Insect pollination is as important to Arctic plants as it is to plants further south. When flowers abound, the plants have to compete for pollinators. Researchers at the University of Helsinki reveal that higher temperatures cause the flowering periods of different plant species to pile up in time. As a consequence, climate change may affect the competitive relationships of plants.
The most attractive plant species steal the majority of pollinators, making other plants flowering at the same time suffer from poorer pollination.
“Most flowering plants are dependent on the pollination services provided by insects. Thus, plants need to time their flowering to periods of maximal pollinator abundances. On the other hand, plant species compete with each other for pollination. Thus, plant species flowering at the same time can affect each other’s pollination success. Temperature is one of the most important environmental determinants of the onset of flowering. As the climate warms, plant species change their flowering periods, thereby changing their competition for pollinators,” explains Mikko Tiusanen, researcher at the Faculty of Agriculture and Forestry, University of Helsinki, and lead scientist behind the study.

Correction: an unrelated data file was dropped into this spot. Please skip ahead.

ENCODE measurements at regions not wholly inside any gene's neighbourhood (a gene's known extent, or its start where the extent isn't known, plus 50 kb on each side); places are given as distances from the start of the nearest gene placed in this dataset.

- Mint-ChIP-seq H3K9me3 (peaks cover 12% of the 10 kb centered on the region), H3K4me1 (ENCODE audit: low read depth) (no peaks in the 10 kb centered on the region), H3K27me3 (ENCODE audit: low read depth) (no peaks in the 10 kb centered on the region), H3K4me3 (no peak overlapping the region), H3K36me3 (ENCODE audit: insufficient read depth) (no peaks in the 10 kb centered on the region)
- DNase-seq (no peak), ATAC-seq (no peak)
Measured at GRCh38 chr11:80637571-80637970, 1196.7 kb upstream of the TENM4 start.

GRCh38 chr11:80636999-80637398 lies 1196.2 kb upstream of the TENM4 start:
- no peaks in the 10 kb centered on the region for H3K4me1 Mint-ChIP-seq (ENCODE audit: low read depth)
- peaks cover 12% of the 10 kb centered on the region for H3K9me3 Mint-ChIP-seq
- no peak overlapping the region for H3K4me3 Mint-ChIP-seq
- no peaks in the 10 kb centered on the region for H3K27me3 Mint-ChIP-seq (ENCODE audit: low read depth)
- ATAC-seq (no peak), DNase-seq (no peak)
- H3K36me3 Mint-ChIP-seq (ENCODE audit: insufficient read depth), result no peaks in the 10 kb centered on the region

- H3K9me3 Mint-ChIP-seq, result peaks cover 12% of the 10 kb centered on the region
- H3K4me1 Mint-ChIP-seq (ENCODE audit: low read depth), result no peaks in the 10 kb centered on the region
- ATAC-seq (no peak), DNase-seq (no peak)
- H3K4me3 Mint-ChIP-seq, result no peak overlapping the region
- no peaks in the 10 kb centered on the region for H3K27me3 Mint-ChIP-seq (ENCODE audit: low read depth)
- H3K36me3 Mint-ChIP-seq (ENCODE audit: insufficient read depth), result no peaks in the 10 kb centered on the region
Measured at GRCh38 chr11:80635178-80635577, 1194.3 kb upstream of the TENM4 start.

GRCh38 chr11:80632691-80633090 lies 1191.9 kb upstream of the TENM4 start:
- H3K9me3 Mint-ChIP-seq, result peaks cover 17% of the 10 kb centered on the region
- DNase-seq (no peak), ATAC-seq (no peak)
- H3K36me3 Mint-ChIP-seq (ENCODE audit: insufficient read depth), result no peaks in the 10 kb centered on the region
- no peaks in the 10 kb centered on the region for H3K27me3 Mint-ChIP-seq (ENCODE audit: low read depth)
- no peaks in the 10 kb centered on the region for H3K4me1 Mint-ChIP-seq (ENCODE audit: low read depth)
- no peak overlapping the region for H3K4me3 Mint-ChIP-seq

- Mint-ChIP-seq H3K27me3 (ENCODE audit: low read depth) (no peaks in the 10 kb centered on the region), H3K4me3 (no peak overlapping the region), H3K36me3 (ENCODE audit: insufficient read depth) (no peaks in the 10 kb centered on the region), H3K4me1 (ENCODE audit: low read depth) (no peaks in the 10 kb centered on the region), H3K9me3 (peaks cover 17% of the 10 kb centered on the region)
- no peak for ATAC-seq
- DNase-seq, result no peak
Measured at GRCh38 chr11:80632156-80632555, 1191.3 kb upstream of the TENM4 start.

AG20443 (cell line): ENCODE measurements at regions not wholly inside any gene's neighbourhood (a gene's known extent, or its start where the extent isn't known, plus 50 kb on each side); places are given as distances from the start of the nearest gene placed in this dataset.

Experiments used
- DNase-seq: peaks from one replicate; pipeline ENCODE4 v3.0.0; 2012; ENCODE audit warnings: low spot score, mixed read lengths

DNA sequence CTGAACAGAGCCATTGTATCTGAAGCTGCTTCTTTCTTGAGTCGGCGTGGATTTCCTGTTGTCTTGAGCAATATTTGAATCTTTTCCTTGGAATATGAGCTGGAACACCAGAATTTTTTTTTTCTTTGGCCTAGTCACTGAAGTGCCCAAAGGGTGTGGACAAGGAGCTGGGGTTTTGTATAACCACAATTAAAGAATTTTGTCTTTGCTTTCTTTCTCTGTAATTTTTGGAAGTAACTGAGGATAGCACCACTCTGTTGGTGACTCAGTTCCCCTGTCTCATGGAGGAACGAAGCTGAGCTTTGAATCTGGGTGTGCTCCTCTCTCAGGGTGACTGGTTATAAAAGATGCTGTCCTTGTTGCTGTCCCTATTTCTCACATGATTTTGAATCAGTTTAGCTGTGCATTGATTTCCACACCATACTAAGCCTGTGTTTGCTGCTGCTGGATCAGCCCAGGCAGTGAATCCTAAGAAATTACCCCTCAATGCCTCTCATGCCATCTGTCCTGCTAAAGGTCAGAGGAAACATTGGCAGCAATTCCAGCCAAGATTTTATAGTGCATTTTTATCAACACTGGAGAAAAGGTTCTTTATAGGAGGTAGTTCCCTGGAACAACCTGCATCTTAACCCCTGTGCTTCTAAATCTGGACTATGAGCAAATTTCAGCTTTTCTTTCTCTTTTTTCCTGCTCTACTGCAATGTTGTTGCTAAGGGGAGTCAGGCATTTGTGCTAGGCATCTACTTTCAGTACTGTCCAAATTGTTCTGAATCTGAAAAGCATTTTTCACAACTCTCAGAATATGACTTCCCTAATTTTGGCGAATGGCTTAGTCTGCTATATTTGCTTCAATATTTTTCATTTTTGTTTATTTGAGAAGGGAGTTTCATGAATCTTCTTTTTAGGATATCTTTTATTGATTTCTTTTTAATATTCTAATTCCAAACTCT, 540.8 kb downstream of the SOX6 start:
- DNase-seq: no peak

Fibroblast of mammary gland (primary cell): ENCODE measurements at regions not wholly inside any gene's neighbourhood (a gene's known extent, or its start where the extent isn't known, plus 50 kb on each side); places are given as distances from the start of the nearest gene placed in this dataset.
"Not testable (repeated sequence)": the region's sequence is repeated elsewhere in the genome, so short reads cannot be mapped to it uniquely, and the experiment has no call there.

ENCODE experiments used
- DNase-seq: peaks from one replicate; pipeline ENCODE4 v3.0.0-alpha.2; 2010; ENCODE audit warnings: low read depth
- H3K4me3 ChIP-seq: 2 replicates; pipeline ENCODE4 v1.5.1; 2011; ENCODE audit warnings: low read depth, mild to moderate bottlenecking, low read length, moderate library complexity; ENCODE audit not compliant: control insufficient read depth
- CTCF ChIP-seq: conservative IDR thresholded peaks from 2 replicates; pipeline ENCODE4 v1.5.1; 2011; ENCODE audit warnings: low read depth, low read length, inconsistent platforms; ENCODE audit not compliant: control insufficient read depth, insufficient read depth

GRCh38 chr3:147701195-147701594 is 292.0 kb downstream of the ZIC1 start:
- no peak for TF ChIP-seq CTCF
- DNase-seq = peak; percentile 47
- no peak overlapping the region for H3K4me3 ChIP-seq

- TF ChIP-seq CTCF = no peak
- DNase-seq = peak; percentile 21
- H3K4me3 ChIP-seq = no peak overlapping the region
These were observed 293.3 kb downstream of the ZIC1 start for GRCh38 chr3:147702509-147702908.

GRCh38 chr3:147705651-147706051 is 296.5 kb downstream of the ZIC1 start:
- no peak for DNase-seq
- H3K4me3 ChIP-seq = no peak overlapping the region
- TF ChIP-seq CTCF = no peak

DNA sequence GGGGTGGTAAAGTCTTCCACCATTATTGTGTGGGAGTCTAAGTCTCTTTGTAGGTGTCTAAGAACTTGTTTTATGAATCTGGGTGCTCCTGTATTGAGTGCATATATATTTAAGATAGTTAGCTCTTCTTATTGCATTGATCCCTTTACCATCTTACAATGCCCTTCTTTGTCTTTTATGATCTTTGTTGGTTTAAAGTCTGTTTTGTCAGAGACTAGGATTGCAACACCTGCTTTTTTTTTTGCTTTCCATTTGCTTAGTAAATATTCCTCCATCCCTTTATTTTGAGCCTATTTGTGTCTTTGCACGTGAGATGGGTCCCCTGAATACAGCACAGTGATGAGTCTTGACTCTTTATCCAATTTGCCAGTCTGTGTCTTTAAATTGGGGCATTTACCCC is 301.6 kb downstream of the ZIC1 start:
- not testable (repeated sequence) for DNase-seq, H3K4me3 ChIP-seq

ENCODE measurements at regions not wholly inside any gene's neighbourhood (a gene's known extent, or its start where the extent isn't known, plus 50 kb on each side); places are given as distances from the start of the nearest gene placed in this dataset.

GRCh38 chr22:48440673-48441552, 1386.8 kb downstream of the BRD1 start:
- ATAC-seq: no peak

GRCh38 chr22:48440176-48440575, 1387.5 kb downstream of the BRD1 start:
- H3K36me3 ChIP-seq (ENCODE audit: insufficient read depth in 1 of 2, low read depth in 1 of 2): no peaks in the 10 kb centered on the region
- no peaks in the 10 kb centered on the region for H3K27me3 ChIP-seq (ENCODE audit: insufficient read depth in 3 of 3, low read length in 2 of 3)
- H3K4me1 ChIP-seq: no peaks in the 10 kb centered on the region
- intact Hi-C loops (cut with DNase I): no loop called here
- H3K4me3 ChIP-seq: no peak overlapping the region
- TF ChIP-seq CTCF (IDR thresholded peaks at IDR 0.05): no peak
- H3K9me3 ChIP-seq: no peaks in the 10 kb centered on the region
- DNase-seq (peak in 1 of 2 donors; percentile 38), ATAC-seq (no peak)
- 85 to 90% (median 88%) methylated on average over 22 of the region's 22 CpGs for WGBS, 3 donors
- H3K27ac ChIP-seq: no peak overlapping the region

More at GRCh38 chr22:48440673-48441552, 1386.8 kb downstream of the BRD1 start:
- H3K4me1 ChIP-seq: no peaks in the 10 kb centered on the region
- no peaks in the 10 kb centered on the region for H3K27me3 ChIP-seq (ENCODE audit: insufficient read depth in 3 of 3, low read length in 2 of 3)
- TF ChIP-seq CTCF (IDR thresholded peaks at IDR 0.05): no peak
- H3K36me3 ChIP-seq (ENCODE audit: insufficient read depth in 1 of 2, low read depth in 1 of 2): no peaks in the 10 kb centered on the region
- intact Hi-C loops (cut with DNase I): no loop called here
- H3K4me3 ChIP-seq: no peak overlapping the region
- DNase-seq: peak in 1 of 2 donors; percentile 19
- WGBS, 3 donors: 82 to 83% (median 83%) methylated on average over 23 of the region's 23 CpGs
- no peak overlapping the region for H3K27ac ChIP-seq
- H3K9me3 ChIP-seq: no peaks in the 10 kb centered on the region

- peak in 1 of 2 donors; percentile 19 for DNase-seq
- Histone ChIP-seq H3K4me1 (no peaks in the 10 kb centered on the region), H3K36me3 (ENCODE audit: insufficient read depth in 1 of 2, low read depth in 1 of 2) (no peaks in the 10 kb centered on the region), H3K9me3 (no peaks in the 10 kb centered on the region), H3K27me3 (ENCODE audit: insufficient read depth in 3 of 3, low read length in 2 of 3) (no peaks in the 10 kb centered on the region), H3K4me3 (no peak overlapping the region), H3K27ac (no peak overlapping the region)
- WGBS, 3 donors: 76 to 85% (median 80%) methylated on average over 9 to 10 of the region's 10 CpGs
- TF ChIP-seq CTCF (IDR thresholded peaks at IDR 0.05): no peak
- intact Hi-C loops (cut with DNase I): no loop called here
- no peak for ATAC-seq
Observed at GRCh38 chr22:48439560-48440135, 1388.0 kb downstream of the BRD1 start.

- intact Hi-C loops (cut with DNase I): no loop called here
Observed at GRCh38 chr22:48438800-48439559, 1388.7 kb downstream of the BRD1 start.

Avens is popular with pollinators — and competition is fierce
“We have been studying the relationship between plants and pollinators in North East Greenland, where the climate is warming twice as fast as the global average. The most common flowering plant in this region is Avens, a widespread and abundant flowering species. The shape of an Avens’ flower is an open, white cup of nectar, irresistibly attractive to any pollinators around. In our comparisons, Avens was found to attract many more visitors than other plant species. When in bloom, it thus monopolizes insect pollination services at the expense of other plants in flower,” says Tiusanen.